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A Guide to Videos & Films

Captioning

Closed Captions vs Open Captions

Captions are a textual representation of the auditory components of a video. Closed captions mean that one may turn the added text portions on or off.  With open captions, the text is hard-coded onto the video and cannot be turned off.
 

Why use Closed Captions?

While captioning provides accommodation to those who are deaf or hard of hearing, it also is beneficial in other circumstances:

  • Captions compensate for noisy backgrounds or where sound isn’t allowed.

  • They provide a solution for poor audio quality.

  • The text can be searched for a specific reference.

  • View the correct spellings of people, places, and things.

  • Catch details that normally slide by unnoticed.

  • Meet or exceed compliance with the W3C Web Accessibility Guidelines.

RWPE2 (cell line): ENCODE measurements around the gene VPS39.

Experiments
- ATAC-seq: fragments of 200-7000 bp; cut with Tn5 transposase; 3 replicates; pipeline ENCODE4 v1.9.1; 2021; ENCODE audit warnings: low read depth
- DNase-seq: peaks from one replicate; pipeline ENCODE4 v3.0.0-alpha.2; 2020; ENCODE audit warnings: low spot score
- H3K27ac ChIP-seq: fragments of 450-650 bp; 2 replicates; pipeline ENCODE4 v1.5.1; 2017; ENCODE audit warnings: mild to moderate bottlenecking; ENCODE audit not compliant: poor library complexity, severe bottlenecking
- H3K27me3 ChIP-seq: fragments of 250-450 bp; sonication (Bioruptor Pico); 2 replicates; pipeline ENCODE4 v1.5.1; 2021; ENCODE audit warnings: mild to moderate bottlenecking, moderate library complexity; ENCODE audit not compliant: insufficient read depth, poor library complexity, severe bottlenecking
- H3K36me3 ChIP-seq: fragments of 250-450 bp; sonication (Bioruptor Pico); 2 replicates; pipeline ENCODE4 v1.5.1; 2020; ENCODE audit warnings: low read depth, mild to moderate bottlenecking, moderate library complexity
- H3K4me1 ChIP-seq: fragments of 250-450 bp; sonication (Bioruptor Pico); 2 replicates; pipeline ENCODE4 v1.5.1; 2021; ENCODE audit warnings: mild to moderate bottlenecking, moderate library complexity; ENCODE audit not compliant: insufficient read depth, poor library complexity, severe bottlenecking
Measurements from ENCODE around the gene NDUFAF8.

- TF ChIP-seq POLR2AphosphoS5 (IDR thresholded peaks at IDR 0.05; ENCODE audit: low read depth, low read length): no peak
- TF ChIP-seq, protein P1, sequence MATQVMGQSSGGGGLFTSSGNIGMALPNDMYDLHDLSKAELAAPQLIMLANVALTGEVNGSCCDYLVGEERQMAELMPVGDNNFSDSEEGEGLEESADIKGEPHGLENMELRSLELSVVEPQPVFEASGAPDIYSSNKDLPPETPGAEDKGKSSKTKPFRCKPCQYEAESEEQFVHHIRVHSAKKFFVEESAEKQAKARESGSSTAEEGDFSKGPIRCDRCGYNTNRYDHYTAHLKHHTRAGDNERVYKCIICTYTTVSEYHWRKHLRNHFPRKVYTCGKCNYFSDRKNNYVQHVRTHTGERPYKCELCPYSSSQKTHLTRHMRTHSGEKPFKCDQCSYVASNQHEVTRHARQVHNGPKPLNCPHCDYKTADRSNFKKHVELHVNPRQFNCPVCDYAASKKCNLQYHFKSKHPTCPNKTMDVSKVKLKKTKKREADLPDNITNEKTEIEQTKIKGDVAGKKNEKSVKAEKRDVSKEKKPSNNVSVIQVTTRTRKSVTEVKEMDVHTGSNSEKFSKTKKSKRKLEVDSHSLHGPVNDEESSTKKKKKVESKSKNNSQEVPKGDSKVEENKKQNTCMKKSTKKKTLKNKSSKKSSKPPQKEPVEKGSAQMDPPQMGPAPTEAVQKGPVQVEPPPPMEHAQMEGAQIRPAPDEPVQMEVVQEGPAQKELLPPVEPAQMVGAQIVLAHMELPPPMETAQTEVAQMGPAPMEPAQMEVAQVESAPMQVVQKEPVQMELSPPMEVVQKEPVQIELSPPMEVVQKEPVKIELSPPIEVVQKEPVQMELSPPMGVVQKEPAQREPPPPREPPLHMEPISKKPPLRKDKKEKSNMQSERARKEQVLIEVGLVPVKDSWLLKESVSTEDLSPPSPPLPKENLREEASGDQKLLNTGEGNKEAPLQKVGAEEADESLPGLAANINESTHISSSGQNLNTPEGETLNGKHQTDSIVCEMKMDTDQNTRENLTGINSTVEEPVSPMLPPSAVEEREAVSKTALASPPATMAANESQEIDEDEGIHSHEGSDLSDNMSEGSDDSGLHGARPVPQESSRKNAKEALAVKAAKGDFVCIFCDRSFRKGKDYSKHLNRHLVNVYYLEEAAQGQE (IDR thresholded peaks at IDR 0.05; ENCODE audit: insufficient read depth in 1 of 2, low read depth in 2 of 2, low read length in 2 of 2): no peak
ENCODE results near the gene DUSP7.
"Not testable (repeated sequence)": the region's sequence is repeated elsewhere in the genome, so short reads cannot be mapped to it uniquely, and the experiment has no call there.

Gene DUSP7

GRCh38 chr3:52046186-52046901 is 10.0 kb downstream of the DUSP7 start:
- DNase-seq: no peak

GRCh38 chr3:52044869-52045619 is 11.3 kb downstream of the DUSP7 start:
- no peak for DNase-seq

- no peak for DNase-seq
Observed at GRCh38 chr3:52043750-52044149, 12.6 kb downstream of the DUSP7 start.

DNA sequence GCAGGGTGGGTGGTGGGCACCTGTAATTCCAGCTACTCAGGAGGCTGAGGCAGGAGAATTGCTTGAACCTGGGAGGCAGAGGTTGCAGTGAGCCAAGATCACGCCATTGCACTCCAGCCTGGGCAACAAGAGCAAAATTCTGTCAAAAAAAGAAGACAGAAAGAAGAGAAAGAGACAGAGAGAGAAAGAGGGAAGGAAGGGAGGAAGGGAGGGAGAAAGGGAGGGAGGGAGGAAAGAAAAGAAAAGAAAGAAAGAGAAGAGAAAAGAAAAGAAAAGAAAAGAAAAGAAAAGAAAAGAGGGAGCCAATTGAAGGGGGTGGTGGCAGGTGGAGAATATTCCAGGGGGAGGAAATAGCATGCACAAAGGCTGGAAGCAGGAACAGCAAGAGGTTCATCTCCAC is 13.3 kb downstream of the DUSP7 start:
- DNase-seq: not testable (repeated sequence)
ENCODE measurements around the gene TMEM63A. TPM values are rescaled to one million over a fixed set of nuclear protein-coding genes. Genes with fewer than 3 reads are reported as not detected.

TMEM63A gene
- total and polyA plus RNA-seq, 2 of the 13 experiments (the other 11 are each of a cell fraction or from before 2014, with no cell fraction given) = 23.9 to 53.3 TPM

• Caption content can be accessed by search engines.

  • Provide additional support for people who are learning English as a second language.

  • Video on the web or media player can even look better when the captioning is on.
     

How do I Caption Videos?

All McMaster videos booked through the video booking system will already have captions

Request captions for almost all other videos through the request closed captioning website.

Video Tutorials related to Closed Captioning:

McMaster Captioning Standard: 

Length of Video

 Captioning Solution

 3 - 5 Minutes

 YouTube auto-generated captions, with manual clean-up

 5 - 60+ Minutes

 Upload to Rev.com - if less than 60 minutes, returned within 24 hours - $1/minute

 Built into the cost of producing all new videos and have captioned at the point of creation 

 Commercial Videos 

 Need to get permission to caption, then provide a digital copy to Rev.com, as above

 Lecture Captures

 No viable solution yet - average 3 hours long - only used for one term - very costly